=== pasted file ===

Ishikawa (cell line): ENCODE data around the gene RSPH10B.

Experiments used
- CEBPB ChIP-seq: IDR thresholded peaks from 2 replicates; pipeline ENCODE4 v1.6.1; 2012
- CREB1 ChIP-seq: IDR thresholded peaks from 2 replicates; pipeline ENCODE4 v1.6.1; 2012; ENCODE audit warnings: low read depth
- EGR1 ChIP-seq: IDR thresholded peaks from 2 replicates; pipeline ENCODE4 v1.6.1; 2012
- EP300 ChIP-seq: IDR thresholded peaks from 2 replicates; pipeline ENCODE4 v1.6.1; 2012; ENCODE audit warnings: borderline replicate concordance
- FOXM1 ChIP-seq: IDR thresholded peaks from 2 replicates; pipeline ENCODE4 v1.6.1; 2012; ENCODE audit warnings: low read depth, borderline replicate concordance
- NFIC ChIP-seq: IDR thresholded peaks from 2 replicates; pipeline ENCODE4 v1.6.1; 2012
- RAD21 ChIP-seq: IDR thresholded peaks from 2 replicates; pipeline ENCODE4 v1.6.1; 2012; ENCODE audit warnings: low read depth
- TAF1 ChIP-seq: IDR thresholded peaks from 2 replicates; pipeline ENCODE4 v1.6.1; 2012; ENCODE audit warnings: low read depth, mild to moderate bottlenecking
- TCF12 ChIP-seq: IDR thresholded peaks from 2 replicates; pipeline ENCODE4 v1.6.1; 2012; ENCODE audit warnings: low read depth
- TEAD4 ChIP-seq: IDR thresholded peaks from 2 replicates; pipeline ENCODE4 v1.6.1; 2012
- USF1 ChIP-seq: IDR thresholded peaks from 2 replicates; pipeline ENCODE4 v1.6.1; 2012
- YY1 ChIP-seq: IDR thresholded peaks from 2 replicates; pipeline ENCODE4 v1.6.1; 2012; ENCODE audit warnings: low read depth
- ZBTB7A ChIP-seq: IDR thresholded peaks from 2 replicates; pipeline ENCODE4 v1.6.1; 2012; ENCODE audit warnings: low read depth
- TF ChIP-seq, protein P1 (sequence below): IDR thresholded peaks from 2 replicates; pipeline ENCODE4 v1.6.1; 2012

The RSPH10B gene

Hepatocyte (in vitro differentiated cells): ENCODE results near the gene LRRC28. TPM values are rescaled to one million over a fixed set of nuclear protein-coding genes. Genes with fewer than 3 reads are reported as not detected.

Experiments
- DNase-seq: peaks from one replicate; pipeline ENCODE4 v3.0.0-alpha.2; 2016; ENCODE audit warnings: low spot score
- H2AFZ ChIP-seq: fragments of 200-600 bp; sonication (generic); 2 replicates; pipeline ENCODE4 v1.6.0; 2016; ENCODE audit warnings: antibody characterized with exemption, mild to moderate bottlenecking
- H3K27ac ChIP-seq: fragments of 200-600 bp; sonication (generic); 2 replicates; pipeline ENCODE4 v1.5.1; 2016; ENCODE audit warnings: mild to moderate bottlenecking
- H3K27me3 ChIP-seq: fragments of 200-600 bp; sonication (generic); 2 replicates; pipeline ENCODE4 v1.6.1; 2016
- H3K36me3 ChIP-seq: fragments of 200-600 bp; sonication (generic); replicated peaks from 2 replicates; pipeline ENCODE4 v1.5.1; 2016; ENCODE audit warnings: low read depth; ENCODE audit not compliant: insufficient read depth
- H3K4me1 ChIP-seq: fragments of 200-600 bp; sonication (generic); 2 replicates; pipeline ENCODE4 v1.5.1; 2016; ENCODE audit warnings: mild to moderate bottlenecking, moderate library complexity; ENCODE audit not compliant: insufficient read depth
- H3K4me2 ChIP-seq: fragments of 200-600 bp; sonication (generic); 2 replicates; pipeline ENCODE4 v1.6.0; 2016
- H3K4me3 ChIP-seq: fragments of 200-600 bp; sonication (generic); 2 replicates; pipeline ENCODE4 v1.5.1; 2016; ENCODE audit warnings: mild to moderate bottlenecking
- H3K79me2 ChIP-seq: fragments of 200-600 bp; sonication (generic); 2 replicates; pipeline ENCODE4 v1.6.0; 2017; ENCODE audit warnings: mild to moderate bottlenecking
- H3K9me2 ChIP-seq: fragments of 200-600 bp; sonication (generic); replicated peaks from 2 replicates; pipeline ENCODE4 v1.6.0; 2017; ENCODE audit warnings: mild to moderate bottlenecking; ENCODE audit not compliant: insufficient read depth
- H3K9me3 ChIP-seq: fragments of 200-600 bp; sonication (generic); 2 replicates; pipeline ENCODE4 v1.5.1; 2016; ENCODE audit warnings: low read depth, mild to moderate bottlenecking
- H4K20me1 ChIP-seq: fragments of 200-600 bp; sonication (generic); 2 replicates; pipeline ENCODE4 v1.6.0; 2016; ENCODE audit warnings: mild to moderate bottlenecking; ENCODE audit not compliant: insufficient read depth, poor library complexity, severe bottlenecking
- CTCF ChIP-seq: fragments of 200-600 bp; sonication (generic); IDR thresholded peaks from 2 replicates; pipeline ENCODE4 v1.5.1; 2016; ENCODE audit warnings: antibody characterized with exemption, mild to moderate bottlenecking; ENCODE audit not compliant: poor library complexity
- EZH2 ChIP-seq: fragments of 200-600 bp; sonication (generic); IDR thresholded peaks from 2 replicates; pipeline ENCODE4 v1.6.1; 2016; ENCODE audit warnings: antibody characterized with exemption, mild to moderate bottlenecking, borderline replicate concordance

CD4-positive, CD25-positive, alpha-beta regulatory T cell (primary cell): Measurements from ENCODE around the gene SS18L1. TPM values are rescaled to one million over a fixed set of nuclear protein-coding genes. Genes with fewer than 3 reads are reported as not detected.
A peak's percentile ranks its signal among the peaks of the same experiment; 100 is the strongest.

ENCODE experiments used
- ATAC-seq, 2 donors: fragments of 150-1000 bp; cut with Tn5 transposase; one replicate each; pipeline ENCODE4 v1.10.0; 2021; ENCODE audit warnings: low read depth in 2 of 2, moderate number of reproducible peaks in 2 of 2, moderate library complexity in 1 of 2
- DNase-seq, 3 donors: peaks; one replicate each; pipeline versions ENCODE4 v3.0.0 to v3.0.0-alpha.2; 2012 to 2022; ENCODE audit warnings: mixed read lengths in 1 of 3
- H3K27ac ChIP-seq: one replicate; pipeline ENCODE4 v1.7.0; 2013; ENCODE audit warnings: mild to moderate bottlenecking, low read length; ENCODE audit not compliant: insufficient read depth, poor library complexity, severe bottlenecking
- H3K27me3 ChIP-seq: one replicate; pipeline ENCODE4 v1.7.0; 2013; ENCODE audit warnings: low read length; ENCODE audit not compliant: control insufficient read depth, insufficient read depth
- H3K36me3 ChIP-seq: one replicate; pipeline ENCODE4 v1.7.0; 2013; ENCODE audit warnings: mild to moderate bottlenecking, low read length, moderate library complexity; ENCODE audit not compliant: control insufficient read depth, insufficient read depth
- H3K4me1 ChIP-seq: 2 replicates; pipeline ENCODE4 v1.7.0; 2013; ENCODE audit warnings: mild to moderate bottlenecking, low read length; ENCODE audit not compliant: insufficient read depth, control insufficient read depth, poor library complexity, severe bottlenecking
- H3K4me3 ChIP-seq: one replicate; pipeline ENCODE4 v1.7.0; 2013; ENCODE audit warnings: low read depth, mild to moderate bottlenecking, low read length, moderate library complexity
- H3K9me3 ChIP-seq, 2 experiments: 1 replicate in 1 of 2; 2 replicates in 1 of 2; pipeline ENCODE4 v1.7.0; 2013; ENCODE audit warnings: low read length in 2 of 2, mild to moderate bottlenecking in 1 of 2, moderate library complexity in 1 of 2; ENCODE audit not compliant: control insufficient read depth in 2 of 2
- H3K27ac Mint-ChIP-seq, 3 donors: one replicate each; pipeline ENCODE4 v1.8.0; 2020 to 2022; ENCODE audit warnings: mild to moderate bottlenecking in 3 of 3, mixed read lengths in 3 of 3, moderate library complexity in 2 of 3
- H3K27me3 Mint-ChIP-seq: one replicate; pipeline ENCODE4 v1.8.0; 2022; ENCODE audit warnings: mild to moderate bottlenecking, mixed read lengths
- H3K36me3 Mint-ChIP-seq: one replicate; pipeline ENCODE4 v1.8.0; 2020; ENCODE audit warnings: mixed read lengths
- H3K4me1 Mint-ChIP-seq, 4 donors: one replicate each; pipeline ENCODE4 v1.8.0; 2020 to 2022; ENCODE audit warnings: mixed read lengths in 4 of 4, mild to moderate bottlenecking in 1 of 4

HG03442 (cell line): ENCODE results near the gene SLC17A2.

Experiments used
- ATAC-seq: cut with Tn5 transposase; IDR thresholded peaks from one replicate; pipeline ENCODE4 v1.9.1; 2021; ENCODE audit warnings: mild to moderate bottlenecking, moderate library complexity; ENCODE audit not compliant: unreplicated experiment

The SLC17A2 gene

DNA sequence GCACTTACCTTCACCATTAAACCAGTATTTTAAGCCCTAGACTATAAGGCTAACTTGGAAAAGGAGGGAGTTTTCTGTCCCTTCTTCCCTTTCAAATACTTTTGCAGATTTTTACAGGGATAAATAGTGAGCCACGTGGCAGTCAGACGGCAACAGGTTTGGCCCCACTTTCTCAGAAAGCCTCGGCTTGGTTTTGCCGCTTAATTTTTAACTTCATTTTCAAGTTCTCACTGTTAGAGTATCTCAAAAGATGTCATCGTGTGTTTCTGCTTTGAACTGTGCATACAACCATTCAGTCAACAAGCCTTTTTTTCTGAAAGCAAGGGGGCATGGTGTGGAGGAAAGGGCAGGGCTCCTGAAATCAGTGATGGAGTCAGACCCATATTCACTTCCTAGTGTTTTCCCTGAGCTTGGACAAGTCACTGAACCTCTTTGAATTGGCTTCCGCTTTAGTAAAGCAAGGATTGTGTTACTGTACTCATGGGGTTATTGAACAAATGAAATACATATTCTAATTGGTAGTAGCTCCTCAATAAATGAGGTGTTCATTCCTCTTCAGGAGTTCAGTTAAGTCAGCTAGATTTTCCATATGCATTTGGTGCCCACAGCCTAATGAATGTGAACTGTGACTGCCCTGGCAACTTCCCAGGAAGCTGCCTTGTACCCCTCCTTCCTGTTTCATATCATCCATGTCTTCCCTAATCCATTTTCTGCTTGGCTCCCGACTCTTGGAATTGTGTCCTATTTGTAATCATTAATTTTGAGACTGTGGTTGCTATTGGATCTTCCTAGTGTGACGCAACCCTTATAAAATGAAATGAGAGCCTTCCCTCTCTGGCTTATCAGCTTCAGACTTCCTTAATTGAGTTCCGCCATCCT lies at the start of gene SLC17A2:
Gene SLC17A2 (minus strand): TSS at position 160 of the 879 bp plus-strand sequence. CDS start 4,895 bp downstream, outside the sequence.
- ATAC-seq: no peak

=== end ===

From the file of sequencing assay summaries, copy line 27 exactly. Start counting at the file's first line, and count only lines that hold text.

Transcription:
- H3K4me3 ChIP-seq: fragments of 200-600 bp; sonication (generic); 2 replicates; pipeline ENCODE4 v1.5.1; 2016; ENCODE audit warnings: mild to moderate bottlenecking